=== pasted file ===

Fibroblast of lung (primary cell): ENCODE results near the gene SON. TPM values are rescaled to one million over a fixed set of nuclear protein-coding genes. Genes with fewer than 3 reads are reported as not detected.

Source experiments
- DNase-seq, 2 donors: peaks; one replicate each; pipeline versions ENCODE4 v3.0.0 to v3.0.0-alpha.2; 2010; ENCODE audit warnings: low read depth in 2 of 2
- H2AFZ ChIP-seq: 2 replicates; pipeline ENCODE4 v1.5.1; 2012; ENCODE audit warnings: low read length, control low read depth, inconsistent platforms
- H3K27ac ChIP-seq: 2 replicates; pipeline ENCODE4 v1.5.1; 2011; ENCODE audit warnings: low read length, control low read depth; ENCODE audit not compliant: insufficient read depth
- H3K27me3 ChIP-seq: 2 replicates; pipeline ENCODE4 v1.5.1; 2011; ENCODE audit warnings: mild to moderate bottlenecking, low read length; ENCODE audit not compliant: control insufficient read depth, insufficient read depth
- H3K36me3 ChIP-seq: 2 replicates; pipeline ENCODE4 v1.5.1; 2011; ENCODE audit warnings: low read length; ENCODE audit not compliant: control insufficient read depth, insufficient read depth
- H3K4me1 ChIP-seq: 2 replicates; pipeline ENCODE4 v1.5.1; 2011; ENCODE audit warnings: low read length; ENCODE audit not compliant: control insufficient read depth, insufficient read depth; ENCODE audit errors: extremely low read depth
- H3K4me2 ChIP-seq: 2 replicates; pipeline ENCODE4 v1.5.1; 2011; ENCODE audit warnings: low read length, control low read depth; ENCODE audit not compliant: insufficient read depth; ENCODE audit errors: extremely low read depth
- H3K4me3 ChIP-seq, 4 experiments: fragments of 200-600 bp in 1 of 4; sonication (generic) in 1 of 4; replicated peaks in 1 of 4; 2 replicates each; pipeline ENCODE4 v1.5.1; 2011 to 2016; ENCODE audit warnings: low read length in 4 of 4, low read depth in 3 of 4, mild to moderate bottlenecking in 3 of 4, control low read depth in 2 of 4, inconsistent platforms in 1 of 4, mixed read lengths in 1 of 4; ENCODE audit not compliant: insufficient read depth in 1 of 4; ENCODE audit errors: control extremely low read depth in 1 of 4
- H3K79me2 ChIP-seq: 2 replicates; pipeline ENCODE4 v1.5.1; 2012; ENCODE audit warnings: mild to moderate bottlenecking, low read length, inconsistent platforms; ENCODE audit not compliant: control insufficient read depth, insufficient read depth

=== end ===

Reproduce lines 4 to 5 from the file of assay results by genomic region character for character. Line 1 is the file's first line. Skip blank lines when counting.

- H2AFZ ChIP-seq: 2 replicates; pipeline ENCODE4 v1.5.1; 2012; ENCODE audit warnings: low read length, control low read depth, inconsistent platforms
- H3K27ac ChIP-seq: 2 replicates; pipeline ENCODE4 v1.5.1; 2011; ENCODE audit warnings: low read length, control low read depth; ENCODE audit not compliant: insufficient read depth